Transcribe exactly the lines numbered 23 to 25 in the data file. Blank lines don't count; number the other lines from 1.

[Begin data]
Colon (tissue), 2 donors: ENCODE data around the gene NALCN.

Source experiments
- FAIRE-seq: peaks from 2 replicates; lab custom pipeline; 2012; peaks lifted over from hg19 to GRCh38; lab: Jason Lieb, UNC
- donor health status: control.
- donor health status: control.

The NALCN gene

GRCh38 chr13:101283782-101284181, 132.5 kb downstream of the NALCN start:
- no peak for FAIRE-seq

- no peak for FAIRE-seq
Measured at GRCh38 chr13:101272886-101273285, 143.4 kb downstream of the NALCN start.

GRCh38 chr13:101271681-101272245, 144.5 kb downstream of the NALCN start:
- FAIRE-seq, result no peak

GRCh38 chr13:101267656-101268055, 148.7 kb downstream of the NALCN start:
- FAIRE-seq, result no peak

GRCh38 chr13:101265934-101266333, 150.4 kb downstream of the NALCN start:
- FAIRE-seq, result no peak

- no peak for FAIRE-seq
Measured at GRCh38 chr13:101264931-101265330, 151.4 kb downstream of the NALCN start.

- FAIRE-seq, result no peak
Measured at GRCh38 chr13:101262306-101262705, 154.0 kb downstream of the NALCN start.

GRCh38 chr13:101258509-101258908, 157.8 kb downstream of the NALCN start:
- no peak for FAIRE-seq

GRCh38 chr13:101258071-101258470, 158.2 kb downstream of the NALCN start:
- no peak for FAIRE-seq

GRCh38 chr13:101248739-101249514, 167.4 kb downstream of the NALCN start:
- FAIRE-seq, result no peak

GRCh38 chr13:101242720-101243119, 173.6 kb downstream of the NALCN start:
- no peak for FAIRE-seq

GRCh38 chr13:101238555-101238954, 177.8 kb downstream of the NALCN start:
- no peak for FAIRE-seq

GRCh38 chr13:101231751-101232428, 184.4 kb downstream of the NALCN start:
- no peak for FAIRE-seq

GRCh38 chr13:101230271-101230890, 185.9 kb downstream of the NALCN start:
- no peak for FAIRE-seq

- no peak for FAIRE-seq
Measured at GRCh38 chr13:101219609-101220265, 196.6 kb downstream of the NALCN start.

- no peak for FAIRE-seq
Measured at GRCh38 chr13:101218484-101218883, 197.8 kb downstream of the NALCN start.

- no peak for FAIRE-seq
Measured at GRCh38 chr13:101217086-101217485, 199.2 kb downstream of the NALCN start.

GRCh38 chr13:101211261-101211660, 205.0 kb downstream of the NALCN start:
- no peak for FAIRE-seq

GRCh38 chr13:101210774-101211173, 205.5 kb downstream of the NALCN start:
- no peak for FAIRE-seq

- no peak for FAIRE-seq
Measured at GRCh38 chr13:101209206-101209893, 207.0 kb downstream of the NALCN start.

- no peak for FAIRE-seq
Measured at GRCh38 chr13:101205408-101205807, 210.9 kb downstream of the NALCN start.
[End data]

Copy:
GRCh38 chr13:101258071-101258470, 158.2 kb downstream of the NALCN start:
- no peak for FAIRE-seq

GRCh38 chr13:101248739-101249514, 167.4 kb downstream of the NALCN start: